Skip to main content

From September 2023 to July 2024, small groups of students met online to learn the basics of Christian Latin or to practice their language skills by translating Latin texts. In the late spring of 2024, a new pilot course began, focusing on German printed sources and 16th-century manuscripts in a two-week rhythm.

The online course program will resume in September 2024. There will be three groups working through the ‘Primer of Ecclesiastical Latin’. Once two of these groups have reached the end of the ‘Primer’ around Christmas, there will be an opportunity to start a new course starting with Unit 1. Starting in September, there will also be three groups focusing on the translation of Latin sources. The most advanced group is working on John Jewel’s ‘Apologia ecclesiae anglicanae’, another group is reading Humphrey’s biography of John Jewel, and a third group is translating the Latin version of Origen’s Homilies on Luke.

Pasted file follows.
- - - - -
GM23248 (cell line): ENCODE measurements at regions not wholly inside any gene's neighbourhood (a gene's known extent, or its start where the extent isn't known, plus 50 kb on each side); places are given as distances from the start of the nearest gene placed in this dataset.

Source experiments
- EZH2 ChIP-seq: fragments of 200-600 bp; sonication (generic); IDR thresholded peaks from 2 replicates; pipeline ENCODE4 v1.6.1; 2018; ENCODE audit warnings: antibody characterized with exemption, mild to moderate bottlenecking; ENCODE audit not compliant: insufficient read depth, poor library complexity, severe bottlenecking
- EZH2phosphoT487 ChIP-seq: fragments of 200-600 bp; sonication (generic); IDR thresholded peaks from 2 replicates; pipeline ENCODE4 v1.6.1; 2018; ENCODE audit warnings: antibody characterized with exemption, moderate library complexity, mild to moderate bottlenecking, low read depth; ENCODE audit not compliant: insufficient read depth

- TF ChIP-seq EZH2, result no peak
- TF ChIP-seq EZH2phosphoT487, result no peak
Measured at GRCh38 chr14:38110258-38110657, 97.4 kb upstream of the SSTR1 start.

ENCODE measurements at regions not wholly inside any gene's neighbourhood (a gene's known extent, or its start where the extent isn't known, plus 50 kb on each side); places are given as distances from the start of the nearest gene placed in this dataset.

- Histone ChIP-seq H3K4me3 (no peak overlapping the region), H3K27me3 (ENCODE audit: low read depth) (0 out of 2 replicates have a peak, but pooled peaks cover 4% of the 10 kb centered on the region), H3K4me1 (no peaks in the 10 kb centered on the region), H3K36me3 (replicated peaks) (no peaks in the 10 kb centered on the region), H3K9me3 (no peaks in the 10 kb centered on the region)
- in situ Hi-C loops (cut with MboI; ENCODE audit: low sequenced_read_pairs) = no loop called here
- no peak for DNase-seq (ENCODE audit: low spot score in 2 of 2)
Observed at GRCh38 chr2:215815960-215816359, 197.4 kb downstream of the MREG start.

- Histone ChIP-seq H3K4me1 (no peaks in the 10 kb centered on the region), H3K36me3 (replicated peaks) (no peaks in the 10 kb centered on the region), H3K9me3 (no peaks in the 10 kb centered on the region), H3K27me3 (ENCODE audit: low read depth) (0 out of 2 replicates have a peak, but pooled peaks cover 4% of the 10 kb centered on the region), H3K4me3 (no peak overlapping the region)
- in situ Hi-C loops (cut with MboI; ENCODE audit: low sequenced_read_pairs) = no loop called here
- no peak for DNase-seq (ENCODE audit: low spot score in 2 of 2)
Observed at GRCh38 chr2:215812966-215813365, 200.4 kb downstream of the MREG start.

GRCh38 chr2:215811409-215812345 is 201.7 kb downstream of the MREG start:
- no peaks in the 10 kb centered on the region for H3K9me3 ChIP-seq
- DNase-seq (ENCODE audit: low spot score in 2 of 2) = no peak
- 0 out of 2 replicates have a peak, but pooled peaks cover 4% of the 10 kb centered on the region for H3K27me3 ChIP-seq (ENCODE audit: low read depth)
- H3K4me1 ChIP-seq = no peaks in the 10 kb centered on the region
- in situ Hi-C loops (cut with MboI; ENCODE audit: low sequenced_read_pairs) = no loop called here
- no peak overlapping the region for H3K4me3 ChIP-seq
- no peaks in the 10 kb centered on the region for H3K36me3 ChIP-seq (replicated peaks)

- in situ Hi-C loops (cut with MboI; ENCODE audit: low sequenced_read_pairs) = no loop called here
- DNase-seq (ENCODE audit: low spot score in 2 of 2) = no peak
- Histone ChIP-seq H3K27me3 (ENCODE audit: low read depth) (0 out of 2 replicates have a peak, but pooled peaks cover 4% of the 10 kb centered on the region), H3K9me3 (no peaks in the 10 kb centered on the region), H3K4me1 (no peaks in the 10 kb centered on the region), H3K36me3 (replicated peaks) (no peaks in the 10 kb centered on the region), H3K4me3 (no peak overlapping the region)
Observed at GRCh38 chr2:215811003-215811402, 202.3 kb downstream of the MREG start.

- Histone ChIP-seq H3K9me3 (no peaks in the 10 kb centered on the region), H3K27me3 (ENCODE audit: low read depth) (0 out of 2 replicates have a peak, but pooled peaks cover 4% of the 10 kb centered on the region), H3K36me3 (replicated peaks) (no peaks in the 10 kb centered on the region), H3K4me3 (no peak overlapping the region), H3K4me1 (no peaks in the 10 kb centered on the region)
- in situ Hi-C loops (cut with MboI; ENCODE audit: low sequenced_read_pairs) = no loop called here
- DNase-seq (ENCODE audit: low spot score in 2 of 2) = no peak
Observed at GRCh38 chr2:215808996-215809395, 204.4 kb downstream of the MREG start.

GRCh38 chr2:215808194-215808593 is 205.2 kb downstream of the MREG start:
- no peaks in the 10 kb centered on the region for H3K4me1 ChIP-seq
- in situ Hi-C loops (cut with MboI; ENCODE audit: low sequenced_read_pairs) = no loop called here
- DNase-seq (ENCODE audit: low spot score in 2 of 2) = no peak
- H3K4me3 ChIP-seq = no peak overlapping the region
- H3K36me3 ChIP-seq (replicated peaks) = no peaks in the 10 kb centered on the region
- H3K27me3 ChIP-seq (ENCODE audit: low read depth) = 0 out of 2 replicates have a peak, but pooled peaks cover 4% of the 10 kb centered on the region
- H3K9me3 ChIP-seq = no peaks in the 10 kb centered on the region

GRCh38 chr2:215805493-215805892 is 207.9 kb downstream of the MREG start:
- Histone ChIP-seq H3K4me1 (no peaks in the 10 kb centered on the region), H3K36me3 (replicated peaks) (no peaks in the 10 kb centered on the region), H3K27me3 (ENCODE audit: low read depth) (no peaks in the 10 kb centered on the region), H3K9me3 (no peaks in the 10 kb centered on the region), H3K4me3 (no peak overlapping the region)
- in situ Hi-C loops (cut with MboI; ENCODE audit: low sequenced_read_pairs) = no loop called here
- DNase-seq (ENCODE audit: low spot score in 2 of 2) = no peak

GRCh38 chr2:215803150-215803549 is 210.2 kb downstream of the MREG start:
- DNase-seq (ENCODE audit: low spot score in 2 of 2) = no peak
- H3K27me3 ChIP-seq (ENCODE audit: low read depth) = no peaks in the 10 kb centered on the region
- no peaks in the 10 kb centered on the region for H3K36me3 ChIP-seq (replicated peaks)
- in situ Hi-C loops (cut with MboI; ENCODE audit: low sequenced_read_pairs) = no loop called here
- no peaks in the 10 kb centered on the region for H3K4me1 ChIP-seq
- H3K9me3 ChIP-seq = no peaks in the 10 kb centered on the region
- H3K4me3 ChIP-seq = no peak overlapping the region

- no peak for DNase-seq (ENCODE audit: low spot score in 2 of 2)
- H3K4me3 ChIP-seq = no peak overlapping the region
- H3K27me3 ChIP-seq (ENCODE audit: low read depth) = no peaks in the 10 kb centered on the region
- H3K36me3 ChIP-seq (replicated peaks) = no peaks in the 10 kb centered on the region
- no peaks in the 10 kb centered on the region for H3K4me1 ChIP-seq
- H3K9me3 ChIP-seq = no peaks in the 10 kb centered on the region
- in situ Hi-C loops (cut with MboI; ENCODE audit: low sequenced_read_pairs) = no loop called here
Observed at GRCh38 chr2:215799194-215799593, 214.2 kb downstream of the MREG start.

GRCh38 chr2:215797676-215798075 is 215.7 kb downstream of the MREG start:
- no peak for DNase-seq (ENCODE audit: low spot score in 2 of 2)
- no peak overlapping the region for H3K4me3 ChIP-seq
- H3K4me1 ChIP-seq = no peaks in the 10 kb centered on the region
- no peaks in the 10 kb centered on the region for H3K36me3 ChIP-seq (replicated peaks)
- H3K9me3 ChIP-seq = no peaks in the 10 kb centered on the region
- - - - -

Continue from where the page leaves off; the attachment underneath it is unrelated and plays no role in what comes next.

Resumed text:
Reading Origen not only strengthens language skills, but also gives insight into an interesting way of Christian thinking, sometimes very reminiscent of Reformation theology. In our translation of Origen’s ‘Commentary on Romans’, we came across the familiar-sounding statement: “Quidquid enim unusquisque supra cetera colit, hoc illi deus est” (commentary on Rom. 1:8). Martin Luther begins the explanation of the first commandment of the Decalogue in his ‘Large Catechism’ with a paragraph that culminates in the conclusion: “in quacunque re animi tui fiduciam et cor fixum habueris, haec haud dubie Deus tuus est”. What is really important to me, what I worship, what I trust, that is my God. Our priorities define our God, and it is a matter of fixing one’s heart on the right spot.